Who doesn’t love Scooby Doo? Charlatans, that’s who. The iconic show is probably the biggest reason so many authors and TV writers make teens their go-to sleuths, rather than jaded adults. But what happens when constantly putting themselves in the line of danger makes these kids more than just jaded, but totally derails their life? That’s what Edgar Cantero, author of The Supernatural Enhancements, delves deep to answer in his new book, Meddling Kids.
Meddling Kids follows the adventures of three former teen detectives who once took down a man in a mask trying to commit fraud. Andy, Kerri, and Nate, however, are not the well adjusted adults their teenaged success predicted they would be. However, as their lives continue to fall apart into their 20s, tomboy Andy decides to grab science-genius Kerri and deeply Nate to go back to the scene of their last mystery, which was a lot more gruesome and supernatural than the accounts relate. But will these former adolescent gumshoes be able to figure out what lives under the lake, or who exactly was using all of those terrible artifacts?
Meddling Kids is a book that deals with this weird idea TV has imbued in us, that teenagers are somehow better equipped by their purity and their inexperience to deal with the things that trip adults up or that adults don’t want to look at. It’s this trope in Young Adult literature that feels so far apart from the baby I can now see that I was at 16, which is the way all teenagers look when you get to a certain age. Cantero looks at these teen detectives are asks how they could deal with things and idea far beyond their scope and the damage it does, which makes for a surprisingly rich narrative. Each member of the old detective club is broken in different ways — Andy wanders aimlessly (and occasionally on the lamb), Kerri settles for a degrading job, Nate goes in and out of mental hospitals, and Pete, who we never really meet, overdoses. However, rather than go along with this mundane lifestyle, they choose to face their fears and deal with the supernatural.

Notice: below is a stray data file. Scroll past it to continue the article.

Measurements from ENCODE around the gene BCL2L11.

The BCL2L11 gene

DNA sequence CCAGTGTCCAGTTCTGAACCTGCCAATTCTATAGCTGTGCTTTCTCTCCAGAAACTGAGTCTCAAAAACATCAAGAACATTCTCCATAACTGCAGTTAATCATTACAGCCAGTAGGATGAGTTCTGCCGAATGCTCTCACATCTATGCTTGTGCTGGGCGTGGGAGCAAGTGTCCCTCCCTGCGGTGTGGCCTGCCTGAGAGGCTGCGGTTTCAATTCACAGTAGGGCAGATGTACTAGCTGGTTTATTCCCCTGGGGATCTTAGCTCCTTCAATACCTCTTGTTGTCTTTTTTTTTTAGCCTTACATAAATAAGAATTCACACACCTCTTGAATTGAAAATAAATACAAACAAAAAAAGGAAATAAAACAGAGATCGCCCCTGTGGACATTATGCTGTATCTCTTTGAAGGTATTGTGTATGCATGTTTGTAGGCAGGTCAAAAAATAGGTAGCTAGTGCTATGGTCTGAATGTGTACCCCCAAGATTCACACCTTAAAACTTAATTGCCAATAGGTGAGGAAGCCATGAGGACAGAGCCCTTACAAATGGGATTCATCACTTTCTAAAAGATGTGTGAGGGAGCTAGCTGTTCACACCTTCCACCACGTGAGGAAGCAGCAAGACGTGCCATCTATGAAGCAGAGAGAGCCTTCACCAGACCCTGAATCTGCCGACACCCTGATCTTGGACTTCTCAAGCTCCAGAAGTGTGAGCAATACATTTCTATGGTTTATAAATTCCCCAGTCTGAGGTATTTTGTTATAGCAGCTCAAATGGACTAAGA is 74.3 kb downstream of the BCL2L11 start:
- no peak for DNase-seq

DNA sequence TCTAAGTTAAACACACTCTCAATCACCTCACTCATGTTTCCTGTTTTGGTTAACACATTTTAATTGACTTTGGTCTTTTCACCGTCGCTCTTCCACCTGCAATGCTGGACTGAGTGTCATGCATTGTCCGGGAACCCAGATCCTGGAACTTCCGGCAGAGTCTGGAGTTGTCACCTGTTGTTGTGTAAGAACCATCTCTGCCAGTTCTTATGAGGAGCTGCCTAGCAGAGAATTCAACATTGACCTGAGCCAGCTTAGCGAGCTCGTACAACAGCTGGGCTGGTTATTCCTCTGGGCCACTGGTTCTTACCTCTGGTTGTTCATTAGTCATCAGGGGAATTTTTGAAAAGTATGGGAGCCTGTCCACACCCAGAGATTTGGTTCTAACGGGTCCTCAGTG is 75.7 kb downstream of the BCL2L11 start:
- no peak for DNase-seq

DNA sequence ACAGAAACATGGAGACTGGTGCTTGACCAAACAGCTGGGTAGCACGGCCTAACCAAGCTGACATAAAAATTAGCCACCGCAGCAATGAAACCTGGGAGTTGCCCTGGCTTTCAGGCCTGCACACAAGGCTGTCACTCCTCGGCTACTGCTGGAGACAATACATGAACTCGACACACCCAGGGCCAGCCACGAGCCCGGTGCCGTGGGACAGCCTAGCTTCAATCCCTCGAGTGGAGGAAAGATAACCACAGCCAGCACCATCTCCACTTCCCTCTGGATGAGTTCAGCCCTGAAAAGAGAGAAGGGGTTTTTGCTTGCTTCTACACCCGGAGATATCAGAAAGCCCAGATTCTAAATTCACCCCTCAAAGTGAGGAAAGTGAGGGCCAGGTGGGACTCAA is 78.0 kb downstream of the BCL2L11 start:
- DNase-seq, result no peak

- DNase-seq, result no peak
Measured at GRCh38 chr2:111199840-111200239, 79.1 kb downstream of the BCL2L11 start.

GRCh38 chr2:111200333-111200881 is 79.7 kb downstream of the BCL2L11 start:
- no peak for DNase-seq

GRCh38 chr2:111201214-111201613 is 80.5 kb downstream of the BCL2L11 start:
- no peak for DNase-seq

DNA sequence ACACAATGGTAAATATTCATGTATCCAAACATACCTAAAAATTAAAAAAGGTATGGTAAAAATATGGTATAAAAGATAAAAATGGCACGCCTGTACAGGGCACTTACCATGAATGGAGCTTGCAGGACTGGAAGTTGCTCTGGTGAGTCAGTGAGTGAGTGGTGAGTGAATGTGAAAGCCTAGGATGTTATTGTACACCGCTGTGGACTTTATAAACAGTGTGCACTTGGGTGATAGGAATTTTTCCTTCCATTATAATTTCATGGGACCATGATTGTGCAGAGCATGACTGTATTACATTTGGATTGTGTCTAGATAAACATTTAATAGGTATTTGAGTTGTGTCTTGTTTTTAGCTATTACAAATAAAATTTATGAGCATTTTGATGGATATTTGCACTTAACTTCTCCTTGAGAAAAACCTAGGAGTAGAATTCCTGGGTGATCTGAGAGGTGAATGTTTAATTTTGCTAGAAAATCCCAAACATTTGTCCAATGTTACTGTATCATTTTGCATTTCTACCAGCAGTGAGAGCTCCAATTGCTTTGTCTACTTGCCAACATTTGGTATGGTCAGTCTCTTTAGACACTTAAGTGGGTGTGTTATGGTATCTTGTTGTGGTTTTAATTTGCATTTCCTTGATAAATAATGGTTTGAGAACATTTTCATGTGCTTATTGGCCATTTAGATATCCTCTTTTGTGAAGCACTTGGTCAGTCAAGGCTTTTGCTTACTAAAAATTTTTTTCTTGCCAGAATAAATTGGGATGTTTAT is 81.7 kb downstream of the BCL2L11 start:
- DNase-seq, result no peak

This book is described as Scooby Doo meets Lovecraft, and that’s pretty accurate. There’s a lot of deep, dark aquatic creatures with a solid amount of action and wit to keep the plot moving. Where the book shines is in character development, in making the reader feel like you really know Andy, Kerri, and Nate, even when they are being a little off-kilter and ridiculous at times. I like how there are no flashbacks, no extra expositing for secondary characters, just relying on our pop culture knowledge to fill in the blanks and getting to the point. There are definitely one or two excellent plot twists thrown in there, a solid villain, and while sometimes the action can be hard to follow, everything flows pretty smoothly from scene to scene.
If there’s one part of the book that was a bit of a let down for me, it was the ending — it felt a little rushed and tied the story together a little too neatly for my taste. Again, that is part of the trope of the teen sleuth genre, but there are some aspects that could have used fleshing out or maybe been a bit more somber. Still, doesn’t detract from the fun and the fear in the rest of the book, which is all you can ask for.
Meddling Kids is available at all major book retailers on July 11, 2017.
Meddling Kids was provided to us by Doubleday. For more information on how we review books and other media/technology, please go review our Review Guideline/Scoring Policy.
This book is not at all what I expected, but in the best way. It’s witty, it’s fresh, and I think in many ways it picks up on some of the nuances in our pop culture obsession with teens dealing with supernatural and crime. If you’re looking for some nostalgia-tinted horror, it’s going to scratch that itch and then some.
A Howling Good Time That Deftly Avoids Cliches